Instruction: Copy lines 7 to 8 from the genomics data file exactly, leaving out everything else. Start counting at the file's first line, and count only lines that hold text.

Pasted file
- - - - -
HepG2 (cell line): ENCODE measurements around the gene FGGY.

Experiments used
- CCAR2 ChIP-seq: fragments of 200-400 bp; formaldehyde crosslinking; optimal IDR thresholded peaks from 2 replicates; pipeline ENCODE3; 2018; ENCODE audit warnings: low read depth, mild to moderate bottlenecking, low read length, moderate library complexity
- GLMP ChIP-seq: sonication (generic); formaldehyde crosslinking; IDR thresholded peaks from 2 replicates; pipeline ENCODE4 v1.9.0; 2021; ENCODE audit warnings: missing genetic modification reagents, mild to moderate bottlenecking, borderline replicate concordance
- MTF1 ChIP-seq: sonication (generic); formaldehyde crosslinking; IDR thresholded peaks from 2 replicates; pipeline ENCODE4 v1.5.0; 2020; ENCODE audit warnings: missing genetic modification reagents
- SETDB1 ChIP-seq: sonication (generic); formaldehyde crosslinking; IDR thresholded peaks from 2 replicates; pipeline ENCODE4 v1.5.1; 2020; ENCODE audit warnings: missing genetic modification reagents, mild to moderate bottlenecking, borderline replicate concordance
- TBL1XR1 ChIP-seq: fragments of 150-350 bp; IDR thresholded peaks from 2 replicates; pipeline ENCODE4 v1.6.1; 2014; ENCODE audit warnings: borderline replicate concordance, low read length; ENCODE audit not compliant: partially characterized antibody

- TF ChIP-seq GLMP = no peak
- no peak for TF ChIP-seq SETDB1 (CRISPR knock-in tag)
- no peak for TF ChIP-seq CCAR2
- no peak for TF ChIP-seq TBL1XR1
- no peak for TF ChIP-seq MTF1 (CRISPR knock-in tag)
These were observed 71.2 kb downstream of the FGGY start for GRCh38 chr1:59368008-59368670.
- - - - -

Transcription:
- TBL1XR1 ChIP-seq: fragments of 150-350 bp; IDR thresholded peaks from 2 replicates; pipeline ENCODE4 v1.6.1; 2014; ENCODE audit warnings: borderline replicate concordance, low read length; ENCODE audit not compliant: partially characterized antibody

- TF ChIP-seq GLMP = no peak